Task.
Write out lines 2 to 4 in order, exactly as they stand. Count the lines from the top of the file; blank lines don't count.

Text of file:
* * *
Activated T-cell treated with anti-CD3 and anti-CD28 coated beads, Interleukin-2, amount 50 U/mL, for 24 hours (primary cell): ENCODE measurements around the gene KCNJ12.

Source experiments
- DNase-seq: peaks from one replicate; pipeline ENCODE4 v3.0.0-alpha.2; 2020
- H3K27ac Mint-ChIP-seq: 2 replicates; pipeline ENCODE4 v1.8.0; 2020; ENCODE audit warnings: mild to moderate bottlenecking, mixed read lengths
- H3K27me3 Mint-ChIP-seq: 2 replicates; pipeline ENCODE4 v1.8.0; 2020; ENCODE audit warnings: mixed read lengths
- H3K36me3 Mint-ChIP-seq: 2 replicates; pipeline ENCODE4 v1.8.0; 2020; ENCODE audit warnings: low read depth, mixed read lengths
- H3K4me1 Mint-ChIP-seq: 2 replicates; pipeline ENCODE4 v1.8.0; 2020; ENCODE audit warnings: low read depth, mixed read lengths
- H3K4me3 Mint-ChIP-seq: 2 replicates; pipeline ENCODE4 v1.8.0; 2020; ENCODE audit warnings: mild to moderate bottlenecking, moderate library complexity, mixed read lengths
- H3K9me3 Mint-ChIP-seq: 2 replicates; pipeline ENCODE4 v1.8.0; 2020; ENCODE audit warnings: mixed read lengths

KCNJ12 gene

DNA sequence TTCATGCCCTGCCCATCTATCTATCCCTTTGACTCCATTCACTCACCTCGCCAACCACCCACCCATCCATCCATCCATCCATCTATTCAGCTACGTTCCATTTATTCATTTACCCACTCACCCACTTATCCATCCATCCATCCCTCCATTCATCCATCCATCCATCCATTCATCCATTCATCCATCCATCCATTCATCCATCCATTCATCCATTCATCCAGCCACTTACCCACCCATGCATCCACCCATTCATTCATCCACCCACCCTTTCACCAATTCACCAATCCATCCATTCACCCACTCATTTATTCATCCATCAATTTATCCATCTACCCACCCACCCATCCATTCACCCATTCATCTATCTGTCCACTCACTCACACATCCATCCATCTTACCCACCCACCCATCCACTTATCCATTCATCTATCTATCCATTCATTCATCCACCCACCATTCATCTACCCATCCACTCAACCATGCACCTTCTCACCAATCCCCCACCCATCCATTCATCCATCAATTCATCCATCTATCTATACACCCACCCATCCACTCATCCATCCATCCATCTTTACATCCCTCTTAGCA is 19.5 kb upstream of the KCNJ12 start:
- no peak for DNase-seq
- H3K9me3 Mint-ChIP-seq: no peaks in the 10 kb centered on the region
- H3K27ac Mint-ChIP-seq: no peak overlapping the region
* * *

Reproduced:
Source experiments
- DNase-seq: peaks from one replicate; pipeline ENCODE4 v3.0.0-alpha.2; 2020
- H3K27ac Mint-ChIP-seq: 2 replicates; pipeline ENCODE4 v1.8.0; 2020; ENCODE audit warnings: mild to moderate bottlenecking, mixed read lengths